During the trip and upon our return, waves of grief took turns hitting our shores. We’ve been dealing with deeper layers of emotion, what I call peeling back more of the onion. We’ve had some tough days, but the trip was well worth it. We have been presented with new opportunities to grow.

On the trip, I read Eleven Rings – a great book by basketball coach Phil Jackson, given by my friend Maureen. Jackson’s unorthodox techniques resulted in 11 NBA championships, 10 as coach of the Bulls and Lakers. Long story short, Jackson drew upon Lakota Sioux Indian ritual, Buddhism and Christianity to help shape thinking and focus to build united, high-achieving teams.

Jackson wrote about the Buddhist belief that you cannot be happy or live a purposeful life unless you recognize “everything changes.” I alluded to this in my last post, in fact, citing Father Jerry’s Easter homily.

Change seems to be a recurring theme. Last night, Maureen and I went to the Belcourt Theater to see the movie Calvary. Father James, an Irish widower and now priest, is the protagonist, a Christ-like figure. His parishioners are struggling, to say the least; most have no spiritual or moral compass and some are evil. In fact, one parishioner who was raped as a boy by another priest has pledged to kill Father James in seven days.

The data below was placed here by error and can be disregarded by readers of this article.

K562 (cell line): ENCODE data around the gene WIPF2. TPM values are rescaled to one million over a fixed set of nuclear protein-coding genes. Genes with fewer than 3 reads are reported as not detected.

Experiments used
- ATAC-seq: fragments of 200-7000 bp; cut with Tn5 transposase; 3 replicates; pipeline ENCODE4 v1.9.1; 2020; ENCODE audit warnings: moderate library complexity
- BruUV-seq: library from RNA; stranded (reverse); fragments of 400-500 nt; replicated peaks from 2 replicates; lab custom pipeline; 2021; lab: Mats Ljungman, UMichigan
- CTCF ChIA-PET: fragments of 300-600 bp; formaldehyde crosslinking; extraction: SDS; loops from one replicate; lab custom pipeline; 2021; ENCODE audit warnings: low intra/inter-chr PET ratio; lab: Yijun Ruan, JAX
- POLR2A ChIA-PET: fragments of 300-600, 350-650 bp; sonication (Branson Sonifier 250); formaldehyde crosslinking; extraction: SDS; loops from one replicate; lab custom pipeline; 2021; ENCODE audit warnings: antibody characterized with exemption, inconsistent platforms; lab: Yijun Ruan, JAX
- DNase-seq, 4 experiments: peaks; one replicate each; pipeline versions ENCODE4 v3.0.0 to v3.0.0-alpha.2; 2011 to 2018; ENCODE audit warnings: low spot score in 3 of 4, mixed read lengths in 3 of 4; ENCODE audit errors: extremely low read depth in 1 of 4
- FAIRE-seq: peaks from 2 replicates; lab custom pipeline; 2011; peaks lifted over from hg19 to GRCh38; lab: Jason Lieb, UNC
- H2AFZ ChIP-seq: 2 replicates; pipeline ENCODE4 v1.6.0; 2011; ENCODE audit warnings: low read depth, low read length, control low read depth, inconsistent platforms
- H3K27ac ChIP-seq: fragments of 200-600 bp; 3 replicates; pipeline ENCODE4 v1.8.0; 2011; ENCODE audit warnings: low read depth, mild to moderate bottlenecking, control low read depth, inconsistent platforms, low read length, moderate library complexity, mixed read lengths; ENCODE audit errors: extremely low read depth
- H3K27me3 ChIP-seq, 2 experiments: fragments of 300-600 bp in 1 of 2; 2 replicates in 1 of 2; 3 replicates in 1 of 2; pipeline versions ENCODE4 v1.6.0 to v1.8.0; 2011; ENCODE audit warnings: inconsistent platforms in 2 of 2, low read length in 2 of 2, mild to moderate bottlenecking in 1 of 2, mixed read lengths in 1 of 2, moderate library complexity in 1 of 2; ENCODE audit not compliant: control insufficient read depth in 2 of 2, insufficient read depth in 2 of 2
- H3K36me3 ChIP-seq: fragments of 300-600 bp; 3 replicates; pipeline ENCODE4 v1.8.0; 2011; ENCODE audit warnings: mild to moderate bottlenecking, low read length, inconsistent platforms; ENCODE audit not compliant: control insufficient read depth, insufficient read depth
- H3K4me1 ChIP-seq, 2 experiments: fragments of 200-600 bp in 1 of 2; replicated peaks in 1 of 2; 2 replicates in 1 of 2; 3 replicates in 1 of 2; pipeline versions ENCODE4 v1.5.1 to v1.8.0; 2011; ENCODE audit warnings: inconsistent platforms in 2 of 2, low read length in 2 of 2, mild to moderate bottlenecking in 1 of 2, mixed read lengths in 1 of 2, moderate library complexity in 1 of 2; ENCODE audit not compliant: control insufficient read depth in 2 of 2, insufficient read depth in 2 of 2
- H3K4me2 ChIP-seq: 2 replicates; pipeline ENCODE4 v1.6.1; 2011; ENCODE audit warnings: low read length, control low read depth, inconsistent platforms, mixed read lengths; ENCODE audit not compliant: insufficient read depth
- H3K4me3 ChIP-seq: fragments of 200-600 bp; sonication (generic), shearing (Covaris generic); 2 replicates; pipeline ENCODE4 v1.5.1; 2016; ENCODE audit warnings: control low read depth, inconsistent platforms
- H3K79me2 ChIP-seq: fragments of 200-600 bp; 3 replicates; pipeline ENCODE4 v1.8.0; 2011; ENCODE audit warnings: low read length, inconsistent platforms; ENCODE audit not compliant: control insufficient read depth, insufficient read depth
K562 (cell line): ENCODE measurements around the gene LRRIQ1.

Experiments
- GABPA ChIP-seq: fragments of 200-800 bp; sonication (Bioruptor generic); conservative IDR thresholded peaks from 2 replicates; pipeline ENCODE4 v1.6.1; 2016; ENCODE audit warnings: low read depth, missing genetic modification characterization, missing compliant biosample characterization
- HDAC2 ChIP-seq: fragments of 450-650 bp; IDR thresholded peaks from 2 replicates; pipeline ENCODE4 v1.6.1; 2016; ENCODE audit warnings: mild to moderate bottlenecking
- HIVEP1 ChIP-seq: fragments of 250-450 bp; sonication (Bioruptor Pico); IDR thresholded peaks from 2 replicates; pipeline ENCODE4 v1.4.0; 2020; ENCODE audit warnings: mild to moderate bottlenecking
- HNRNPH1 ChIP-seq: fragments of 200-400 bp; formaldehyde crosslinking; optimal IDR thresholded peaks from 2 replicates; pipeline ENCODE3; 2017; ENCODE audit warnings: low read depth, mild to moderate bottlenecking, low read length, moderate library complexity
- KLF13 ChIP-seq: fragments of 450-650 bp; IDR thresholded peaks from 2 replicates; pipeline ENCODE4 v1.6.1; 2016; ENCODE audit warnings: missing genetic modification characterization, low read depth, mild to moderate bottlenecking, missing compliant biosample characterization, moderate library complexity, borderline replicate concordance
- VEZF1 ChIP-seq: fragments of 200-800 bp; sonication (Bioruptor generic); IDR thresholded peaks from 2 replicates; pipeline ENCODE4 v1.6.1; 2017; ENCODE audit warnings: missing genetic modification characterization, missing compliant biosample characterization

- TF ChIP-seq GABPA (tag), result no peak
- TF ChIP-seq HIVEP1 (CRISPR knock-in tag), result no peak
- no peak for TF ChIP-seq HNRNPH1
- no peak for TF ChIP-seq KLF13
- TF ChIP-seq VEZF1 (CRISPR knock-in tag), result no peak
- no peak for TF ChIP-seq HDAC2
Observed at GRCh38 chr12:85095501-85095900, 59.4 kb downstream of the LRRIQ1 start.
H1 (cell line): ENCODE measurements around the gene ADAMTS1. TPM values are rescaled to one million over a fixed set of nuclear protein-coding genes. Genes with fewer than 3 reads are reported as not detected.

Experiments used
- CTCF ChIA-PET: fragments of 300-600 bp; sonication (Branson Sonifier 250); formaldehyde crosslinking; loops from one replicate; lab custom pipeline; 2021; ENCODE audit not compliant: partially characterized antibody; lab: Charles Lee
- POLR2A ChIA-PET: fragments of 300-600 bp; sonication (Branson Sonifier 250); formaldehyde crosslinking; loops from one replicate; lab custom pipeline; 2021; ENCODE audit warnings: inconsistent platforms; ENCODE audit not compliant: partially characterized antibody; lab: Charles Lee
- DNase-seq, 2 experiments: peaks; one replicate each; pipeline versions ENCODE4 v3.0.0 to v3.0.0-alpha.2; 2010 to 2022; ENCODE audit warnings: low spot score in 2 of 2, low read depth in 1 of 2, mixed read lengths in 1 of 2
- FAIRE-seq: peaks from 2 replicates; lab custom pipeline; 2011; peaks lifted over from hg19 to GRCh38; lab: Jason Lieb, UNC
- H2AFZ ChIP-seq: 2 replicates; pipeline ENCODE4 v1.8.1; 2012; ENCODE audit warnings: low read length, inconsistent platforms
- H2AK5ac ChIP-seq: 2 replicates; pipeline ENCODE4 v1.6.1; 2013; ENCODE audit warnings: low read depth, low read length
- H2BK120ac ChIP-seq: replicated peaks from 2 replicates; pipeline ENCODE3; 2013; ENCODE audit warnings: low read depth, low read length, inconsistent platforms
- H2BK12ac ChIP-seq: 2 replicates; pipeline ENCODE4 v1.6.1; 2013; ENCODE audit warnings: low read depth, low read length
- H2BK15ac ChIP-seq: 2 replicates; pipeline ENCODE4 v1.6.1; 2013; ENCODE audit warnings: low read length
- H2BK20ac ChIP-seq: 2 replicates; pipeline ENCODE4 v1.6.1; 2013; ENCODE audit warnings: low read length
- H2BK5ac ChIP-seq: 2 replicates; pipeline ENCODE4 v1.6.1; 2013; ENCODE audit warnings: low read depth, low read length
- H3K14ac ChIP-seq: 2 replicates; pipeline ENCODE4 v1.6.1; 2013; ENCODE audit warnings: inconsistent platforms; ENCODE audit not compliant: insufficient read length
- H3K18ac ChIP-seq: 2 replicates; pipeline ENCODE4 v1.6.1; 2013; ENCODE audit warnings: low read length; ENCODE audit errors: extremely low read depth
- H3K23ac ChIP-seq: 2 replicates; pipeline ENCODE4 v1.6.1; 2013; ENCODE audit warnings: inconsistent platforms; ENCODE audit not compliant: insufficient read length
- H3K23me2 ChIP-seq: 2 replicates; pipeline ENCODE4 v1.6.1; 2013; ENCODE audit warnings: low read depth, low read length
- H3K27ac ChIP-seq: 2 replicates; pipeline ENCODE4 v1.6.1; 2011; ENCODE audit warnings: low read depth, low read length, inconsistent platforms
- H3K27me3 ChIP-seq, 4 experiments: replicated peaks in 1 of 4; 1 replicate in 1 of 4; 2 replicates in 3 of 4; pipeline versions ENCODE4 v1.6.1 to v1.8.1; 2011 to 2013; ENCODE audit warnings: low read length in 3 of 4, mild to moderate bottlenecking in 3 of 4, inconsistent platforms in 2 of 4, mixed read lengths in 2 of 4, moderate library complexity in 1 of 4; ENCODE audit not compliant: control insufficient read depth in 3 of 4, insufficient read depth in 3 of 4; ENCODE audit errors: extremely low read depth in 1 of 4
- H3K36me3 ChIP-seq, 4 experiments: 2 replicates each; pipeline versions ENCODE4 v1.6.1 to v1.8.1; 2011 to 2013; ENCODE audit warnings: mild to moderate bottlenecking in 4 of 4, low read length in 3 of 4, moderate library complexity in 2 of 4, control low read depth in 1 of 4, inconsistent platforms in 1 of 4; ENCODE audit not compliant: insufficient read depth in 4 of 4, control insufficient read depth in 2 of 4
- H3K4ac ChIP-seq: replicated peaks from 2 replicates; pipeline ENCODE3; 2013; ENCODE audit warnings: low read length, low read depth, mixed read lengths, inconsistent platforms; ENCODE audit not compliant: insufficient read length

Father James is tormented and mocked by his entire congregation. Two men beat him. Adultery and debauchery are everywhere; hope isn’t. His church is burned to the ground and his dog’s throat is slit. His daughter, who recently attempted suicide, wonders aloud about her own meaning. Father James, knowing his death is likely imminent, seems to be on a journey to pay for all these sins.

At one point, Father James discusses the inevitability of change with his daughter. At another, he comforts a woman who has experienced tragic deaths in her immediate family. Father James opines that if your faith is rooted in the fear of death, it isn’t very deep. Faith isn’t a comforter so much as the knowledge you are forgiven and welcomed to His Kingdom, if you believe.

When called by parishioners to their homes, Father James asked if he was there to be tormented, tempted and ridiculed, or if they wanted to ask for the Lord’s forgiveness. Did they have true remorse? Were they seeking redemption?

Calvary is dark and graphic. I sensed many left the theater is disbelief, after Father James is murdered in cold blood, threat carried out. At the end of the movie, you could hear a pin drop. Where was the happy ending?

If everything changes, and it will, then what are we waiting for? Why is it so hard to ask forgiveness? Why are we so prideful and judgmental?

My wife taught me the living example of faith. Now, reminders are everywhere – in gifted books, in movies and on vacations. The Holy Spirit is speaking through others now, trying to connect me to righteousness and redemption, as I face my own ongoing challenges and shortcomings.

The only lasting happy ending, if we believe, is after this life. I’ll pray about this more, and ask that you pray with me, and for those who seek redemption and those who choose another course.